- The Washington Times - Wednesday, June 1, 2005

KEYSVILLE, Va. - Three years ago, Steven Bailey’s small tobacco company was growing so fast that he could have retired early. Now, he’s fighting for every sale.

On July 1, a new Virginia law will force his company, S&M; Brands Inc., to raise prices on its cigarettes. That’s on top of a $2-per-carton increase last year, after other states passed similar laws at the urging of large tobacco companies.

“You’re kind of fighting the world,” said Mr. Bailey, whose family has been in the tobacco business for more than a century.

Few would shed tears for a cigarette maker. But Mr. Bailey’s reversing fortunes show how the states’ $206 billion settlement with major tobacco companies over smoking-related Medicaid costs is altering the industry.

Critics say the 1998 Master Settlement Agreement has not turned out as expected as big players accused of wrongdoing wound up with market protections while small businesses were forced to pay up.

But few think the deal will vanish soon.

“It’s 46 state attorneys general, the 200 or so wealthiest trial lawyers in the world and the six largest tobacco companies against a bunch of very small businesses who are losing money,” said Jeremy Bulow, a Stanford University economics professor.

Under the deal, the big cigarette companies agreed to restrict their marketing, fund stop-smoking efforts and make annual payments to the states for 25 years.

But attorneys on both sides knew the large companies would raise cigarette prices to make their payments, so they built in protections to prevent companies outside the agreement from taking too much market share.

They also invited other manufacturers to join the agreement by offering favorable deals. Those who did not join had to pay about $4 per carton into escrow accounts, which would be refunded in 25 years if the states didn’t sue them over health-care costs.

But S&M;’s owners learned that outsider companies that sold cigarettes in fewer states could get refunds of much of their escrow payments. They also found a bank that provided short-term loans, allowing them to keep prices low while awaiting refunds.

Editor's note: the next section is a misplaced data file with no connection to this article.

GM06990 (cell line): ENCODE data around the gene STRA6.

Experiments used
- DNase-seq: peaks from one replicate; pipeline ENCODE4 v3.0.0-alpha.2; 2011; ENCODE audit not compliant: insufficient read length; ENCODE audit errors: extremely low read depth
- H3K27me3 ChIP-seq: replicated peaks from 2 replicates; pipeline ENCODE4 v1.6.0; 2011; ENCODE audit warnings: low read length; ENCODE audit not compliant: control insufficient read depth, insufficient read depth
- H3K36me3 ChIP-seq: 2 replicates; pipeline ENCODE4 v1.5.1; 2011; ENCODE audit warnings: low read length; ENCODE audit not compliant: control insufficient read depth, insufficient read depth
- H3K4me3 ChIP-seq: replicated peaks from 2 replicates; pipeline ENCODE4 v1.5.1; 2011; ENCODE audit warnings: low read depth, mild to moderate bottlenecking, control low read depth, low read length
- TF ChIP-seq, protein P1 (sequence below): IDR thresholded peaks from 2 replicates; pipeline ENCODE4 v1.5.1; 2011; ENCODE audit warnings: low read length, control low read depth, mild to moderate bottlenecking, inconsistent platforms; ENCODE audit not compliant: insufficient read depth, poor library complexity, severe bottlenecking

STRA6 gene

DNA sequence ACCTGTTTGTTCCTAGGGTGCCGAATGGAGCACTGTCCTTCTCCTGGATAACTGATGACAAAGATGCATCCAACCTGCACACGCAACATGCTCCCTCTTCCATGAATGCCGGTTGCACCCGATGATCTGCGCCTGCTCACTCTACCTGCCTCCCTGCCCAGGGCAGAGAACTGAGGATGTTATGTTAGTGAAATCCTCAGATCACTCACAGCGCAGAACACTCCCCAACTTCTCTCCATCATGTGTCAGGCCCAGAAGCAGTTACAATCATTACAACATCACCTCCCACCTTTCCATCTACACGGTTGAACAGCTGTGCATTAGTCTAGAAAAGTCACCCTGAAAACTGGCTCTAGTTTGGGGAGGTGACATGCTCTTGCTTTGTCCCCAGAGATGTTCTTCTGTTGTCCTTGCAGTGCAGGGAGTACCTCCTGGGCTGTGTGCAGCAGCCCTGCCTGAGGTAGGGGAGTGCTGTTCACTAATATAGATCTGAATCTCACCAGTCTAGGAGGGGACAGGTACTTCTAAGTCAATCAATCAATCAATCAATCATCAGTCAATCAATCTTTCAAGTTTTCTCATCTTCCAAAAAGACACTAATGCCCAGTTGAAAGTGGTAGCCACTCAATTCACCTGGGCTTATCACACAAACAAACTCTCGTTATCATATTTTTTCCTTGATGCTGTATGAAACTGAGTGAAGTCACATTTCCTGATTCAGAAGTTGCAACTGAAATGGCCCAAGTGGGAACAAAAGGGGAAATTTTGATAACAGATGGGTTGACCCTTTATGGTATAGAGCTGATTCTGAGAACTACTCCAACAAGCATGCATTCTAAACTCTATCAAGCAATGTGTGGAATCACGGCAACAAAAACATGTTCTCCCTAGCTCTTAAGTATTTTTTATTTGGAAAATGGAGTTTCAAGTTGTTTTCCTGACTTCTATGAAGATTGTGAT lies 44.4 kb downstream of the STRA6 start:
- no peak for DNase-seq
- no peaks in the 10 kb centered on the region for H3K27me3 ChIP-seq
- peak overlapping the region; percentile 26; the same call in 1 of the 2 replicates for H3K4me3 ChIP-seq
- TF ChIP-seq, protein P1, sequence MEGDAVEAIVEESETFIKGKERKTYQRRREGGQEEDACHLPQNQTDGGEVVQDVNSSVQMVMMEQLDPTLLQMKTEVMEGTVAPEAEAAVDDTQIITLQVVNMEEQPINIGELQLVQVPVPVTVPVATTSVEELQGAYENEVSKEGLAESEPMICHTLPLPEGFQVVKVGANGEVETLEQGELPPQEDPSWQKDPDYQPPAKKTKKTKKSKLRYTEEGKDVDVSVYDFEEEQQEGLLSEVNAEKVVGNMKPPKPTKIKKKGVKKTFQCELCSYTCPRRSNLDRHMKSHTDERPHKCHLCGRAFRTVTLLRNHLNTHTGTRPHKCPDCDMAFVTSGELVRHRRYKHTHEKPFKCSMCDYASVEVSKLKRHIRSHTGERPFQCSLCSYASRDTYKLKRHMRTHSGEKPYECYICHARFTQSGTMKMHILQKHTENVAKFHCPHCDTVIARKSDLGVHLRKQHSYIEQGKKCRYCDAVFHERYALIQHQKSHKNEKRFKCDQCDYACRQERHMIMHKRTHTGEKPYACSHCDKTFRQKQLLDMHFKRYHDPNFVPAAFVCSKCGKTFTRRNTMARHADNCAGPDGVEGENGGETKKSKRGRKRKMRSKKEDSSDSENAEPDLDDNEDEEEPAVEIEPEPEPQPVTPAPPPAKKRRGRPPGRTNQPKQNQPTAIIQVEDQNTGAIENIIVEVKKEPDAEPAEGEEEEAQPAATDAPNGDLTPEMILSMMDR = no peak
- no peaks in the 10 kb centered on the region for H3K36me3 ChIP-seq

“We outsmarted them,” Mr. Bailey said.

Once the news got out, the nonparticipating manufacturers’ share of the market rose from a fraction of a percent in 1997 to almost 8 percent in 2003, according to PricewaterhouseCoopers, which audits the tobacco agreement.

S&M;’s sales soared from $25 million in 1997 to $141 million last year.

An alarmed National Association of Attorneys General warned states to expect a large decrease in settlement money, and more than 40 states passed legislation locking up escrow payments for the entire 25 years.

Now, in the 10 states where S&M; does business, profits are stagnating.

Meanwhile, Philip Morris USA is doing well. In the first quarter of this year, the nation’s largest cigarette maker saw its domestic market share grow to 50 percent, from 48.3 percent two years earlier.

The new escrow laws also provided opportunities for companies such as Liggett Group Inc. and Commonwealth Brands Inc., which joined the settlement under favorable terms that let them pay an average of less than $2 per carton in 2003, rather than $4.

The settlement has put the states in the awkward position of working with large tobacco interests.

For more than six years, the agreement looked bulletproof — but that might be changing.

On April 15, Liggett, Commonwealth and other companies withheld about $100 million, reducing this year’s total settlement payment to $6.3 billion. They cited a little-known clause in the agreement that allows reduced payments if the states do nothing while the little guys grab sales.

There is also the possibility that large companies could start withholding large sums. Industry leaders told states last month that they want a review of past payments because of increased competition, according to letters obtained by the Associated Press.

The companies could withhold as much as $1.2 billion next year, said Richard Larkin, an analyst with J.B. Hanauer & Co.

Nonparticipating manufacturers also have filed federal lawsuits over the escrow laws and other issues in at least five states — Kentucky, Oklahoma, Tennessee, New York and Arkansas.

The small tobacco companies have won few fights, but last year, a federal appeals court revived an antitrust challenge in New York and a district judge issued a preliminary injunction against the state’s enforcement of the escrow law.

Iowa Attorney General Tom Miller said the settlement still makes most companies pay, which increases prices and reduces cigarette consumption.

“If there’s less smoking and we’re paid less money, that’s the best money we never got,” Mr. Miller said.

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